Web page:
The Study of Art in Universities. By Charles Waldstein. (Osgood,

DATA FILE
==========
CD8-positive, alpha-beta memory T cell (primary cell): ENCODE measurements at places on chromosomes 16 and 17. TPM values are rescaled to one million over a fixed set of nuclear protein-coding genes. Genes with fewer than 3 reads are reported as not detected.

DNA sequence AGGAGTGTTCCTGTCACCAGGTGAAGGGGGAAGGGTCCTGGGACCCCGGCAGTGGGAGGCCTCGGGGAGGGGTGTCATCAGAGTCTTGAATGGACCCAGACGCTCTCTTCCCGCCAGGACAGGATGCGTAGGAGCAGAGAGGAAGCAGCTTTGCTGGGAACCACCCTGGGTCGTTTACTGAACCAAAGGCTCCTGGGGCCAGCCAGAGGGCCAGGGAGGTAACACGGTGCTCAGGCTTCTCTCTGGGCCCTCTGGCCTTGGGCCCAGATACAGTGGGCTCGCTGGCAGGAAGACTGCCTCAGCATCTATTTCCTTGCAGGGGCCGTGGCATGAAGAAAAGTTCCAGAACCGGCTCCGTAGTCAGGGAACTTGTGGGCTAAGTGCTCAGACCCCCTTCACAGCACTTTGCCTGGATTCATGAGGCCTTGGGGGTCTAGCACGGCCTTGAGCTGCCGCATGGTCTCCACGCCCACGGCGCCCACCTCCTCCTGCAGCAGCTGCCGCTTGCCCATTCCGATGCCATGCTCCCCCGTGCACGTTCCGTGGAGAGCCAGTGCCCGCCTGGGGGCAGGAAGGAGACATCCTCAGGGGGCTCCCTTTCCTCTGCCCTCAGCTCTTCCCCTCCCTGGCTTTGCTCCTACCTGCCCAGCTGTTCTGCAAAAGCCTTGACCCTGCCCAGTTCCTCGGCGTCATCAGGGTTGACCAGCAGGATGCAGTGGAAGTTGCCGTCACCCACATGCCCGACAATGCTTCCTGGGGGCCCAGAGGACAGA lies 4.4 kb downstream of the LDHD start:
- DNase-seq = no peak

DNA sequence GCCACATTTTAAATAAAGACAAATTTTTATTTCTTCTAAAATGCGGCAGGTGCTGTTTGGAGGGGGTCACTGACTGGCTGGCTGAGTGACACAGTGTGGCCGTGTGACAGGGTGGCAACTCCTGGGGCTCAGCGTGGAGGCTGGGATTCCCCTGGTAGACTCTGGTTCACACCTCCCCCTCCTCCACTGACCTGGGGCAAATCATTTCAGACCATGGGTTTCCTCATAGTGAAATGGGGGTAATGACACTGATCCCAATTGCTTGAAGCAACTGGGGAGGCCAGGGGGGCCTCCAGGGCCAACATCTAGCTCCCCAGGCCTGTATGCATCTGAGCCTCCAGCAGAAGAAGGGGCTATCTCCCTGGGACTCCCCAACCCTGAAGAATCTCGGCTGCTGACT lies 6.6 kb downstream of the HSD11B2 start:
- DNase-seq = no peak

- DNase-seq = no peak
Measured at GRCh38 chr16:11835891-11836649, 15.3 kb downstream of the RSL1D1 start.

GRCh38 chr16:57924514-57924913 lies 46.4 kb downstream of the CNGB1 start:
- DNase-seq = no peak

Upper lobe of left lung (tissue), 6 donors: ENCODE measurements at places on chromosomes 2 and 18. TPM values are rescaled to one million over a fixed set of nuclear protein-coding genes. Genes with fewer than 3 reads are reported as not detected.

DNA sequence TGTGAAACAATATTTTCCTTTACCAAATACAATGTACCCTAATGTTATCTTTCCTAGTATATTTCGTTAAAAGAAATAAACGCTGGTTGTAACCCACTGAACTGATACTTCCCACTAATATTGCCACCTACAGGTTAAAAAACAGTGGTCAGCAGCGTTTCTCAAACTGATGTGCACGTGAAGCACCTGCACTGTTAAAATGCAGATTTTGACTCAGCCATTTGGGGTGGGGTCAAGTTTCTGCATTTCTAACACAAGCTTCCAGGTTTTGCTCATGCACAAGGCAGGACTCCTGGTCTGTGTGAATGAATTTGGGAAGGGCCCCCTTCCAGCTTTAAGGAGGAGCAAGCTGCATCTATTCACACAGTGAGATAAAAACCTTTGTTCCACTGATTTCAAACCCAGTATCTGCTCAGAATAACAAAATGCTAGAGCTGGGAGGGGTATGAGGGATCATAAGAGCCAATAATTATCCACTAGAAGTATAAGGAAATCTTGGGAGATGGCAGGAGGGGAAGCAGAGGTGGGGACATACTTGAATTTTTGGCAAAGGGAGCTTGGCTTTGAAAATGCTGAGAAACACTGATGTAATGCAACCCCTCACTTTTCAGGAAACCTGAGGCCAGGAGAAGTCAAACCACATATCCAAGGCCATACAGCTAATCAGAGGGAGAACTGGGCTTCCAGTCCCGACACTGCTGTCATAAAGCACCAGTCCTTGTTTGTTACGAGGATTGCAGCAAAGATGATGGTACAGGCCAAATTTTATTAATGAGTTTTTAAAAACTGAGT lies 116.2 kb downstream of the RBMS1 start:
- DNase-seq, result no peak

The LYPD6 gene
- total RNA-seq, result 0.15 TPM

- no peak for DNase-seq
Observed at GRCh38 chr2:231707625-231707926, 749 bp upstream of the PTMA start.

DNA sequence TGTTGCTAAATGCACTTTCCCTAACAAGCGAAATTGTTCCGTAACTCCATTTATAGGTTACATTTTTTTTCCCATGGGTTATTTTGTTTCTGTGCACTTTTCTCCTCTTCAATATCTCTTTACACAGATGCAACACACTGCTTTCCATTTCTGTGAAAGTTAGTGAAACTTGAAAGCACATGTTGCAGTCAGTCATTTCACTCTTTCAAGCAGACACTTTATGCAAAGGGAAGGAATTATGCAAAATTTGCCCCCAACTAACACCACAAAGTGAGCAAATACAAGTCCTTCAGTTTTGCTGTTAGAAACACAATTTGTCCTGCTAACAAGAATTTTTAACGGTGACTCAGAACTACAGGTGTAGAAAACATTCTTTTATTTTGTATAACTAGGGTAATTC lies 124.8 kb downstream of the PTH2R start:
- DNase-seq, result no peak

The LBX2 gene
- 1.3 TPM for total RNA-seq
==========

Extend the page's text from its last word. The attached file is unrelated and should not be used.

McIlvaine, and Co.)—We must be content with briefly mentioning that this little volume contains Professor Waldatein's inaugural lecture, delivered at Cambridge in June last. We will quote what may be called the text on which Professor Waldstein founds his discourse :—"Art production is taught in the art academy, the studios of the masters, the conservatories of music, and even the technical schools. Art enjoyment is en- 2.ouraged and developed by means of the collections of our museums, our exhibitions, our concerts, theatres, and all places of legitimate and elevating amusement, in which our pleasure flows through our higher senses, the eye and ear. Art under- standing ought to be studied and to be thoroughly represented in our universities." The art-professor, therefore, does not teach men either to be artists or connoisseurs, but to bring the know- ledge of art, which must not be classical only, but must take in all civilised life, to illustrate his knowledge of human history.